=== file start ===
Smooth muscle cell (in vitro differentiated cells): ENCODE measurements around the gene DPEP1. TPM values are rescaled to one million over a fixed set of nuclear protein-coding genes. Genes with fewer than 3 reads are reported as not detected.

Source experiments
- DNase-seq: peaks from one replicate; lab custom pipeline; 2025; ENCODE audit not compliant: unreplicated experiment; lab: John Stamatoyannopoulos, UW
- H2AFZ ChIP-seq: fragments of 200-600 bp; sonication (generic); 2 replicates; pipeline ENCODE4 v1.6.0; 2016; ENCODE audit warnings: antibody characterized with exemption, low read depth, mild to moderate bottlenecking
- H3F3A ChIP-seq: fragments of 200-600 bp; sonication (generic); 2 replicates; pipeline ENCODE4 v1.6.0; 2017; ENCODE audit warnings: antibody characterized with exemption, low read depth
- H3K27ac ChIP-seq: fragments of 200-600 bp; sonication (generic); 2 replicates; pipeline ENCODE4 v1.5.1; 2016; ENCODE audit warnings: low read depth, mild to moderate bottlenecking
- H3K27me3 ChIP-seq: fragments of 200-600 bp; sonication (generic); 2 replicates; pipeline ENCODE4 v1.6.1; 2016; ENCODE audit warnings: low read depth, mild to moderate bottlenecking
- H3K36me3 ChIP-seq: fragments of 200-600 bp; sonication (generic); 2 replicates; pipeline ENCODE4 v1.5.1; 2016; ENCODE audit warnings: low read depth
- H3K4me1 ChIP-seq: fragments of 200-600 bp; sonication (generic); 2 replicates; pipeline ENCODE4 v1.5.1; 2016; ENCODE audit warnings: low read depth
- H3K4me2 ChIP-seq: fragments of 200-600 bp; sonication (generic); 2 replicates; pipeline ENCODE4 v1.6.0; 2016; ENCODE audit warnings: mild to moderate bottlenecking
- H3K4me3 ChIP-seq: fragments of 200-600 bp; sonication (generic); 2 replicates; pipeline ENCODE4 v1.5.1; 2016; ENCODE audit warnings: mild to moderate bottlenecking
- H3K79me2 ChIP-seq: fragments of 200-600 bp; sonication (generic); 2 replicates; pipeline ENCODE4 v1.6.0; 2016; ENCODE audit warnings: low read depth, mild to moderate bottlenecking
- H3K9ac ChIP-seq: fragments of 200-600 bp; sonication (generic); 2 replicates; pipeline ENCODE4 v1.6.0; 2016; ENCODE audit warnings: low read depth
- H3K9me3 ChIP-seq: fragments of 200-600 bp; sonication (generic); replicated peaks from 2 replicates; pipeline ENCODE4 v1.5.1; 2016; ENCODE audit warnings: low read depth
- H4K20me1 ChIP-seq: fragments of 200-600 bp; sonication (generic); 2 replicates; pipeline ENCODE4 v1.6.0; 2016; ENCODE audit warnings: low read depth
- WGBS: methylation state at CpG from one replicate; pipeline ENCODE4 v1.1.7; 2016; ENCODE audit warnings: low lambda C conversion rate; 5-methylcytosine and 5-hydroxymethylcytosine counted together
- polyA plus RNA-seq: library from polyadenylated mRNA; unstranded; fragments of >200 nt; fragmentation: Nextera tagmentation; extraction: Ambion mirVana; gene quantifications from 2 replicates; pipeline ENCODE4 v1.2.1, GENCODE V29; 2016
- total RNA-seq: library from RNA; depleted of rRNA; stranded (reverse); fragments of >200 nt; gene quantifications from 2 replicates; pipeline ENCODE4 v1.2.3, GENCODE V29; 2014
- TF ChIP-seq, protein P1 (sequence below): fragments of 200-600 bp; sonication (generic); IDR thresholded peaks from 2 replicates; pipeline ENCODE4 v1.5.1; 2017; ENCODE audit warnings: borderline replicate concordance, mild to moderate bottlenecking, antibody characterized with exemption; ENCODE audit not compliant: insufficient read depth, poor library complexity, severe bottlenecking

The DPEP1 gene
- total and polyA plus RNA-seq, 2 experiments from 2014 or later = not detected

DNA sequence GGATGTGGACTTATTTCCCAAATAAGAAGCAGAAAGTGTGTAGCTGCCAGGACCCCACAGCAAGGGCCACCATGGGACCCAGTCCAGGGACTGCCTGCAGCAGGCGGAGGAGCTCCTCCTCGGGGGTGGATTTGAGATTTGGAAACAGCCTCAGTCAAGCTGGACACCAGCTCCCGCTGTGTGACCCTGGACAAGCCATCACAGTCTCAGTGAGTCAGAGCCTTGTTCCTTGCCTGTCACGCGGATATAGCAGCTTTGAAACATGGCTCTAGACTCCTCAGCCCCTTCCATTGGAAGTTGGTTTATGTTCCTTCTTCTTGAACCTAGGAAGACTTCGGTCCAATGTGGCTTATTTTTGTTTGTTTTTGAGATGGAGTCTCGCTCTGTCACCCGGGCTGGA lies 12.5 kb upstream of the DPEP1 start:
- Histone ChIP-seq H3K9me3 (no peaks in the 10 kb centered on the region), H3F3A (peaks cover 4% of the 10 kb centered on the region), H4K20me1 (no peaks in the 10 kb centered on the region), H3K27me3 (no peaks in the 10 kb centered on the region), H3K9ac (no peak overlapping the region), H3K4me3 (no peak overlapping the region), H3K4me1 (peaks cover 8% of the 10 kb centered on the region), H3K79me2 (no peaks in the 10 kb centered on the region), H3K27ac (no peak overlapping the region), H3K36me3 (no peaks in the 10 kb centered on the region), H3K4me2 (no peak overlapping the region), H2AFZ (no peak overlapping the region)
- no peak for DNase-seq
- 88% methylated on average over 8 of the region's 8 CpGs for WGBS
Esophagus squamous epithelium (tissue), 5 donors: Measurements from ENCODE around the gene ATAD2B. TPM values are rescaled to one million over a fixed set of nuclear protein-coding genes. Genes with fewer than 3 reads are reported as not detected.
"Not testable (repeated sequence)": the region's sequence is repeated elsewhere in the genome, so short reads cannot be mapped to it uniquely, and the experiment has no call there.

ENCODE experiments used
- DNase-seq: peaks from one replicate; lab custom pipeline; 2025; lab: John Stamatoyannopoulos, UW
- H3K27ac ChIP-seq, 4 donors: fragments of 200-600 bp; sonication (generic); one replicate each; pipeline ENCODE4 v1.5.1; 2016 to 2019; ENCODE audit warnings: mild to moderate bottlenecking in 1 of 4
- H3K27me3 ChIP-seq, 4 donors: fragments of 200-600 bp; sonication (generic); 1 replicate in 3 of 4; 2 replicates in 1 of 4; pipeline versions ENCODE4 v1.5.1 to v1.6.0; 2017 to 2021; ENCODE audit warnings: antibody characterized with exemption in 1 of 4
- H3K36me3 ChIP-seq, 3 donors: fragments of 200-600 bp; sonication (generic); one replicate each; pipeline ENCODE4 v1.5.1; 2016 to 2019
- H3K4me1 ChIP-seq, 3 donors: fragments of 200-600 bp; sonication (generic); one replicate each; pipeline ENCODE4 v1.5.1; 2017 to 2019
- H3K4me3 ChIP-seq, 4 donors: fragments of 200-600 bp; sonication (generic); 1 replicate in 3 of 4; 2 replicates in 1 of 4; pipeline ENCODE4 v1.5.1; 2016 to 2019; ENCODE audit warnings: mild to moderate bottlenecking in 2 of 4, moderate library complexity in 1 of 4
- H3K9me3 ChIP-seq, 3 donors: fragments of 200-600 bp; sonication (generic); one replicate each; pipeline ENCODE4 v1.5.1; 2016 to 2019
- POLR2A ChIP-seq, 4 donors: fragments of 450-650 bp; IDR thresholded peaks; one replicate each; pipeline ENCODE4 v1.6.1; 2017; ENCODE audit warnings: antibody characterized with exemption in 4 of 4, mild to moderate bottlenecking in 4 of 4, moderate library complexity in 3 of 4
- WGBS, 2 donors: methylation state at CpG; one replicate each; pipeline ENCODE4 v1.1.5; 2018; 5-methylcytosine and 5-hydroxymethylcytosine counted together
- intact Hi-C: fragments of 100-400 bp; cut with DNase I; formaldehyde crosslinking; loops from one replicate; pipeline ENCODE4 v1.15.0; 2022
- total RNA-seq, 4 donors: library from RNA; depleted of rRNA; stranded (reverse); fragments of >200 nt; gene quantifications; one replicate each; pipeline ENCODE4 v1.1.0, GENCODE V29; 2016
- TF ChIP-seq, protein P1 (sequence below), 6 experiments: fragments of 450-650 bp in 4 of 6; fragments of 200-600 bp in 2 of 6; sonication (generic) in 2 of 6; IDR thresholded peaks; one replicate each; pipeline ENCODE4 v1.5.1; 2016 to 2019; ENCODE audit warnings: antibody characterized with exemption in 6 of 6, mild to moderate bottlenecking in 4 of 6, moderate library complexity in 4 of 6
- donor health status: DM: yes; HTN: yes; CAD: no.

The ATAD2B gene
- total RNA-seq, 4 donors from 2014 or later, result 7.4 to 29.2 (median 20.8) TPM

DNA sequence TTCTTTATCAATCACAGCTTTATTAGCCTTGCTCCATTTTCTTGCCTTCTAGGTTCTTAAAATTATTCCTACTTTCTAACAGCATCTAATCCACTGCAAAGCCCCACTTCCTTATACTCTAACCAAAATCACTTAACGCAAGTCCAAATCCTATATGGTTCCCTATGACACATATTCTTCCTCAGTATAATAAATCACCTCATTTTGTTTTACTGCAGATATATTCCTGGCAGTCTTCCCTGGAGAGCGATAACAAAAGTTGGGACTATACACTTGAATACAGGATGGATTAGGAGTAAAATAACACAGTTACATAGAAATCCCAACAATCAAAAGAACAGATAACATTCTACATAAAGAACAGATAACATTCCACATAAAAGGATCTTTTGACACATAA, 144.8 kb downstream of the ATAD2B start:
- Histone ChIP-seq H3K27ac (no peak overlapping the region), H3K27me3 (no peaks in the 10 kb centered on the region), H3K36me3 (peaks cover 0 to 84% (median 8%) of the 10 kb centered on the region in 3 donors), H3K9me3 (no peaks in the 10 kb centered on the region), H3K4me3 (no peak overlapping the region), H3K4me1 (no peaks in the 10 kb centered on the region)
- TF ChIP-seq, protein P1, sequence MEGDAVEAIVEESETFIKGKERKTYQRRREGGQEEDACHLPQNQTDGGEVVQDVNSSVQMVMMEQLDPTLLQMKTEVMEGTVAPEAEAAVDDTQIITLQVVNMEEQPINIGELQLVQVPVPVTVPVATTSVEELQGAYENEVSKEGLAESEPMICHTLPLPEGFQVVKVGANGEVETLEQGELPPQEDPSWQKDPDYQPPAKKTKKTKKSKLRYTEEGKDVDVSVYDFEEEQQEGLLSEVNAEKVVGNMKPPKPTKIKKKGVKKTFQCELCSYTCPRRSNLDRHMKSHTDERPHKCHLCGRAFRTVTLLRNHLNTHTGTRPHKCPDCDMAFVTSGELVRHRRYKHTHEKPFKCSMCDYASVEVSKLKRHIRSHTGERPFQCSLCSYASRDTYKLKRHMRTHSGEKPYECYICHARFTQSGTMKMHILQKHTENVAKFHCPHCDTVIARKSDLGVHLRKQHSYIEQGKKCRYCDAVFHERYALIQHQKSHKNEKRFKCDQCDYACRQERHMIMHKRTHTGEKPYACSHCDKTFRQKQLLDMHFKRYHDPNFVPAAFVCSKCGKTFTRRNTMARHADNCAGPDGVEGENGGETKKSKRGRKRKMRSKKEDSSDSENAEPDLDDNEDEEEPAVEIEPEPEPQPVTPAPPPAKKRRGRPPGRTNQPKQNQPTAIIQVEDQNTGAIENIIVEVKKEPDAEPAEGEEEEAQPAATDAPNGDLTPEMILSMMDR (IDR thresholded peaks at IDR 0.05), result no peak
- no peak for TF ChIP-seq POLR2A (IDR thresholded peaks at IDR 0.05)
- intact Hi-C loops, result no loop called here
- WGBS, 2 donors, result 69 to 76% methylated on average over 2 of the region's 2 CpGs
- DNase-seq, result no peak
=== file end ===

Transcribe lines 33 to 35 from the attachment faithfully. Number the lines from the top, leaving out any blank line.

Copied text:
- H3K4me1 ChIP-seq, 3 donors: fragments of 200-600 bp; sonication (generic); one replicate each; pipeline ENCODE4 v1.5.1; 2017 to 2019
- H3K4me3 ChIP-seq, 4 donors: fragments of 200-600 bp; sonication (generic); 1 replicate in 3 of 4; 2 replicates in 1 of 4; pipeline ENCODE4 v1.5.1; 2016 to 2019; ENCODE audit warnings: mild to moderate bottlenecking in 2 of 4, moderate library complexity in 1 of 4
- H3K9me3 ChIP-seq, 3 donors: fragments of 200-600 bp; sonication (generic); one replicate each; pipeline ENCODE4 v1.5.1; 2016 to 2019